One potentially transformative policy proposal that came in the early days of Hudson’s tenure went all the way to a postal vote of members, but failed. That was the admission of non-solicitors to the Law Society as affiliates, reflecting the fact that, with many more solicitors working in new corporate entities, the leaders of those new types of practice may require the Society’s services.

‘You always return to that reality,’ Hudson notes. ‘Sometimes I’ve come back into the office and kicked the cat and slammed the door because of what X, Y or Z board or Council did on a particular occasion.

 ‘This is a membership body. Council is peopled by representatives of the members and it makes the decisions. We didn’t reach a consensus on that particular issue. You move on.

‘But everybody I’ve worked with here at the Law Society has been struggling and striving to do the best by the profession, though we might not always agree on the right tactics.’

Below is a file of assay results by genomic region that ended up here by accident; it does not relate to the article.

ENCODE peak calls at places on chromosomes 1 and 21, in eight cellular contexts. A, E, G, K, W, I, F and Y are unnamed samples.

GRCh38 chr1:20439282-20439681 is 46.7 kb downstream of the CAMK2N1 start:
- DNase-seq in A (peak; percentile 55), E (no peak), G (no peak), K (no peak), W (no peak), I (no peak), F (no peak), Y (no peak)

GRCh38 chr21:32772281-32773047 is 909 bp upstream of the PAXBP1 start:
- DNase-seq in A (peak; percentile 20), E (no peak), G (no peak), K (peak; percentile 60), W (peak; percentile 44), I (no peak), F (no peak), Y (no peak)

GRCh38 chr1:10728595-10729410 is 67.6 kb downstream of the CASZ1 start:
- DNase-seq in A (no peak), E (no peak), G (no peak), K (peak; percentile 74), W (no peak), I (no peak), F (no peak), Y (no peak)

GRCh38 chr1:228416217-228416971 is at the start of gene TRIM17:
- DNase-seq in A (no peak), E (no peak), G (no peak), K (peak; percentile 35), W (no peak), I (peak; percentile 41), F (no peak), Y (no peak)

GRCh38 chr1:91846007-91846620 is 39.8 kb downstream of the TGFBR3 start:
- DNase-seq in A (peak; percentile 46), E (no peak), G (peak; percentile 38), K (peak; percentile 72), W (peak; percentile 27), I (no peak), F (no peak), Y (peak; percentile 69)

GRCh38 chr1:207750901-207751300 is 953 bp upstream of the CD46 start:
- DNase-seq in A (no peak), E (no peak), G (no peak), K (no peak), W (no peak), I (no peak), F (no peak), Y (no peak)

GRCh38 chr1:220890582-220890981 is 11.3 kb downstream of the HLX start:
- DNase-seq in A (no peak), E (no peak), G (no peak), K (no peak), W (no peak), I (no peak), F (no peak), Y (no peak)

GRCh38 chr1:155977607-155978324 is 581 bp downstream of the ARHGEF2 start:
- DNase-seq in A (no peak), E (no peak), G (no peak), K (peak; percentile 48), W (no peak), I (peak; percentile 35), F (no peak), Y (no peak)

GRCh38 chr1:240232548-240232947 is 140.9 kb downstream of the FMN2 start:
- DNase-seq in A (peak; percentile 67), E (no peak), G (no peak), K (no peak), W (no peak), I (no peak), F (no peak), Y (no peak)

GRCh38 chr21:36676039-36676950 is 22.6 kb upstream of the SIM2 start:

So what does Hudson regard as his main achievements? He cites several, including Chancery Lane’s increased focus on promoting the profession in England and Wales in foreign markets. ‘I also look at what we’ve done to help members through a difficult recession, and to deal with the implementation of LSA, Jackson and, of course, legal aid.

‘That was a very difficult set of challenges and I am really pleased about the way the Law Society machine has developed and grown to understand and confront them.’

Hudson also mentions the launch of Chancery Pii, the joint venture to provide professional indemnity insurance to small firms, and the Conveyancing Quality Scheme, the quality standard designed to give solicitor conveyancers a competitive edge.

He reserves special mention for Chancery Lane’s fruitful efforts to prevent conveyancer firms being thrown off lender panels. Most notably, in 2012 HSBC agreed to expand its conveyancing panel to include all firms with the CQS mark, following a four-month campaign by the Society against the bank’s announcement of a panel of just 39 solicitor firms and four licensed conveyancing companies.